Insights & News

[Sector Spotlight] HVAC and Mechanical Contracting


FROM THE HORSE’S MOUTH: A Buyer’s Perspective

Want to know what buyers are looking for in the HVAC sector? Read our Q&A with Michael Arrieta, Founder & CEO of Garden City, an Atlanta-based, permanent equity holding company.

Garden City buys, grows and permanently holds service companies. The team partners with founder-led, family-owned businesses and provides long-term capital, with the goal of supporting growth and delivering value in any way possible. Garden City focuses on service businesses with $2M to $5M in EBITDA that are based in the Southeast.

As a buyer, how would you describe the health of the HVAC sector?

Generally speaking, buyers are finding the non-cyclical nature of this business appealing right now. Professional investors are realizing that many of these companies are very sustainable in the long term. Stable, strong demand in recessionary markets is very attractive for a buyer looking to deploy capital — especially for buyers like Garden City, as we buy with no intention of ever selling.

How has the pandemic affected HVAC companies?

When it comes to the impacts of Covid-19, it depends whether you’re looking at the commercial or residential side of things. Historically, companies that were heavily focused on new installation from commercial customers tended to be the safer bet for investors.

Those companies generate about 80% of their revenue from installation, and most of that comes from new construction (versus replacements). Only about 20% of revenue comes from maintenance and service calls for commercial-focused service companies.

Not surprisingly, the pandemic has slowed down new commercial construction, and with many offices shut down, the demand for service and maintenance has decreased. Plus, businesses are rethinking their footprints — they’re wondering if they really need all of that office or retail space. So for commercial-focused service companies, there’s just more uncertainty than ever before.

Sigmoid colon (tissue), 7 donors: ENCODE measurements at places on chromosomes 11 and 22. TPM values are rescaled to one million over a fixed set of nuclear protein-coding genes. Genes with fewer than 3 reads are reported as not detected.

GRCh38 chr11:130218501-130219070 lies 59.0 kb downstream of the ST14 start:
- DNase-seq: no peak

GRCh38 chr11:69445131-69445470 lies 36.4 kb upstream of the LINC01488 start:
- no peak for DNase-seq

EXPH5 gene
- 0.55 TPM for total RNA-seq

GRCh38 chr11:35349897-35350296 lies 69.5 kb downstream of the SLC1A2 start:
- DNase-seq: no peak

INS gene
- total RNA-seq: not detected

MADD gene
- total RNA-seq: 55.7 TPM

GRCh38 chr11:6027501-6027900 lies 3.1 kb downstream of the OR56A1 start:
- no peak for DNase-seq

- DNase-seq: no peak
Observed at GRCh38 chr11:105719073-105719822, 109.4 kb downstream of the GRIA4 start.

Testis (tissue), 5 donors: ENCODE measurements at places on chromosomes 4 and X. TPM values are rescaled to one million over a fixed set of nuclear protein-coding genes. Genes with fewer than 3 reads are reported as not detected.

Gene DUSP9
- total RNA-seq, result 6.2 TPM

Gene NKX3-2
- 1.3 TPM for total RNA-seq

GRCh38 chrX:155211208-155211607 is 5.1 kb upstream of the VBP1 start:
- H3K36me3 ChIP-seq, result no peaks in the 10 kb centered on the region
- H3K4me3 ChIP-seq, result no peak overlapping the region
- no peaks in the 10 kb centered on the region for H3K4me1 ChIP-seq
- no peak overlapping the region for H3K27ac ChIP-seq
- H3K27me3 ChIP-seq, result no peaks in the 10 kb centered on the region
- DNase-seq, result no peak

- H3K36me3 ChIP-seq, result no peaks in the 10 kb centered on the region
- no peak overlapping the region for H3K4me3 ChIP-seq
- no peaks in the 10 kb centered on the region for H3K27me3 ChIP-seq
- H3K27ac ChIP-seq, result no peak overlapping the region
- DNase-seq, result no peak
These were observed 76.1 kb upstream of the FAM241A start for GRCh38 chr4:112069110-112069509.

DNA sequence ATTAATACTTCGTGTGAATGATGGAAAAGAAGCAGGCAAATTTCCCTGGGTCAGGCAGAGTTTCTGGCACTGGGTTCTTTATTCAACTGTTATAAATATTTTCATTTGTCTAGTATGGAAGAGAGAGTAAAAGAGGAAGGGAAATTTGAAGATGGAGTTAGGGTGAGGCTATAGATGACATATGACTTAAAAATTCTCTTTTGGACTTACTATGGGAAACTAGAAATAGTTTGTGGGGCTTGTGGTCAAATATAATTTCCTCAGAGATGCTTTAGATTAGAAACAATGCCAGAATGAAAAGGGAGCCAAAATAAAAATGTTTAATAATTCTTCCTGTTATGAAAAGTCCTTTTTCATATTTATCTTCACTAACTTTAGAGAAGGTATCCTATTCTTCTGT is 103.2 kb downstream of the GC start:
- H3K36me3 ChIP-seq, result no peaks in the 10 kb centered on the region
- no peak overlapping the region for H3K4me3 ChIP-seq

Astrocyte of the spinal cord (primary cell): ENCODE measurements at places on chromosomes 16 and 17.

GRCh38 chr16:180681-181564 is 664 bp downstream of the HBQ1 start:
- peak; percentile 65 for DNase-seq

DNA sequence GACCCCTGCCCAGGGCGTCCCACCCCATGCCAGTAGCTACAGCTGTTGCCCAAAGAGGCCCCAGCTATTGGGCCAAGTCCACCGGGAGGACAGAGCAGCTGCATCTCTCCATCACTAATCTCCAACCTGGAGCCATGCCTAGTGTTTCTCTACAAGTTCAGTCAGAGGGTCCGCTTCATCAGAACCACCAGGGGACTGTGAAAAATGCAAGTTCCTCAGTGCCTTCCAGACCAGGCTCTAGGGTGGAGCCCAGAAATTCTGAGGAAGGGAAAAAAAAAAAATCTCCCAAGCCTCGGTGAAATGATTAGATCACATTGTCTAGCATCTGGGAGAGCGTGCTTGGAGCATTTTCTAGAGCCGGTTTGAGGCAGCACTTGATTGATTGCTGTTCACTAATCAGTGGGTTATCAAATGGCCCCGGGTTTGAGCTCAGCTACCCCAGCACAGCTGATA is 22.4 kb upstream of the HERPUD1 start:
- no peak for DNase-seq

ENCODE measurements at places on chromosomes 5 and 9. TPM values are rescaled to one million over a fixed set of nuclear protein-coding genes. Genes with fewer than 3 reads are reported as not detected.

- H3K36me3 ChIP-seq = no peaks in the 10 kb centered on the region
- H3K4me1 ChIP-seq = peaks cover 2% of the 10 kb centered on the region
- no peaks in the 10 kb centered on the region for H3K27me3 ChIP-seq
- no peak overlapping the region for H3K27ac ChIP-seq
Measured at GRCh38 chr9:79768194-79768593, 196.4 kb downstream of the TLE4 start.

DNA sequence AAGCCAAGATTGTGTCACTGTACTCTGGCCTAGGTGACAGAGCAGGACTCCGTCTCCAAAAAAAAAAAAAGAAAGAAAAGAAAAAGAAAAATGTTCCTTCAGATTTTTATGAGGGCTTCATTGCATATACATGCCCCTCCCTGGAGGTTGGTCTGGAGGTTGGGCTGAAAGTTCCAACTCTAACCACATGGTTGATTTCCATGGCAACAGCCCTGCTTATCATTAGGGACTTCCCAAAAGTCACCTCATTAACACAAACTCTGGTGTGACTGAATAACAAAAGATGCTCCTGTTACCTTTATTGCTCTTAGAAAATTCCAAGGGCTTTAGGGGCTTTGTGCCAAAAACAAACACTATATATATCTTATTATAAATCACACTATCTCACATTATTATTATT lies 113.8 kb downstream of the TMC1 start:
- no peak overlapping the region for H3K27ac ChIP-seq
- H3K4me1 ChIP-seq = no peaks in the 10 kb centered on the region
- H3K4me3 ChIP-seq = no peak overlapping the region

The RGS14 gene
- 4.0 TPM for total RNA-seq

On the other hand: residential-focused companies are doing quite well, especially the ones that generate most of their revenue from replacements and repair/maintenance versus new installation. People are spending more time at home, so customer demand and usage has skyrocketed.

What are the key factors that increase the value of HVAC companies?

There are a few characteristics that can drive value and ultimately lead to higher multiples. These include:

  • Recurring annual contracts with customers
  • High “attach rate” (i.e. conversion rate from new construction installation to service contract; 30% would be impressive)
  • Technology enablement
  • The ability to upsell other complementary services — like those related to energy conservation and usage — where there’s a holistic, end-to-end approach to customer relationships
  • Strong labor retention and employee satisfaction

What does Garden City look for in a business?

In addition to the items we just discussed, we’re typically looking for companies where at least 30-50% of revenue comes from replacement and/or maintenance/repair. This makes them more stable and predictable.

Given how fragmented the industry is, we’re also attracted to companies that have expanded to other regional markets to grow their footprint and customer base.

We’re not as attracted to businesses with 1099 contractors; we’re geared more toward W2s. That’s because the biggest constraint in the HVAC space is labor. If you can use that as a competitive advantage, it’s like a secret weapon, and the way you do that is by building a strong team and culture.